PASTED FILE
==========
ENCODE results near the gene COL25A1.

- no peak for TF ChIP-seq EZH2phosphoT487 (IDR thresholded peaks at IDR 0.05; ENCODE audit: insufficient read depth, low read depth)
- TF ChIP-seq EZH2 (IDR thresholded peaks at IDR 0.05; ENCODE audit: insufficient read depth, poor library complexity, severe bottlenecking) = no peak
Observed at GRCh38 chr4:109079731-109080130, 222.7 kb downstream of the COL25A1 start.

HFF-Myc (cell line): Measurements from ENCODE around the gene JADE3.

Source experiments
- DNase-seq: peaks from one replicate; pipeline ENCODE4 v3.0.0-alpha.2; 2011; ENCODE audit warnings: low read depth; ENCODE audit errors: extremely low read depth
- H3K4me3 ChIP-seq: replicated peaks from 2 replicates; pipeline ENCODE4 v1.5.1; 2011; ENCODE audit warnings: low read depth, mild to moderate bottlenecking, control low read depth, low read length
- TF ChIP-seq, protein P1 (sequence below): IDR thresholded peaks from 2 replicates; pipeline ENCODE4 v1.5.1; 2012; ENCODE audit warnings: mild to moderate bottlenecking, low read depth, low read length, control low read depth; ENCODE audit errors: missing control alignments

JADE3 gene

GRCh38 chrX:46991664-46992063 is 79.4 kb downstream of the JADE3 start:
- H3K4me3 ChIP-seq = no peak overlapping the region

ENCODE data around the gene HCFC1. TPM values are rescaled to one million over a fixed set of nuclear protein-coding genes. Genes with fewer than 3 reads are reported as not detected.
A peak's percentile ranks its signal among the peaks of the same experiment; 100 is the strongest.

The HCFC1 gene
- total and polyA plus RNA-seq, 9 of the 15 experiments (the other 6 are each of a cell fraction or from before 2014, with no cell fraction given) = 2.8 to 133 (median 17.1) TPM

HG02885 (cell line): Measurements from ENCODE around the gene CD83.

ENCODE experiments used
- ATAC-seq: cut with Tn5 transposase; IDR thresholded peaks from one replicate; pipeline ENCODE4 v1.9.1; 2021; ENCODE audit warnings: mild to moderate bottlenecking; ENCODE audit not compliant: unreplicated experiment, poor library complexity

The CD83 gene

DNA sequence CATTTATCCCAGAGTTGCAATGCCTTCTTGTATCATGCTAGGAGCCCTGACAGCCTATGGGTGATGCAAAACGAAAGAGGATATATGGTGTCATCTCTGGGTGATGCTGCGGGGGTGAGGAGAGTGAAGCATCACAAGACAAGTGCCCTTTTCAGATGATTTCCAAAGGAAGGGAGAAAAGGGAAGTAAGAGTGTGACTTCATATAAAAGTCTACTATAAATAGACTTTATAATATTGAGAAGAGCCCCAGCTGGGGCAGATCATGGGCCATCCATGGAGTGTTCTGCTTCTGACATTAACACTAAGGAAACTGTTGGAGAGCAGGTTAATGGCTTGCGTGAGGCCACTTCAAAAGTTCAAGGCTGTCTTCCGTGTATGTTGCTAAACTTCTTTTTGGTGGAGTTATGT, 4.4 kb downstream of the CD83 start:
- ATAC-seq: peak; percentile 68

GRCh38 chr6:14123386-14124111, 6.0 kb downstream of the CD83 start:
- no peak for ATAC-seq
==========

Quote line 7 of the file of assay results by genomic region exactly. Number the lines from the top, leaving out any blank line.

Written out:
- DNase-seq: peaks from one replicate; pipeline ENCODE4 v3.0.0-alpha.2; 2011; ENCODE audit warnings: low read depth; ENCODE audit errors: extremely low read depth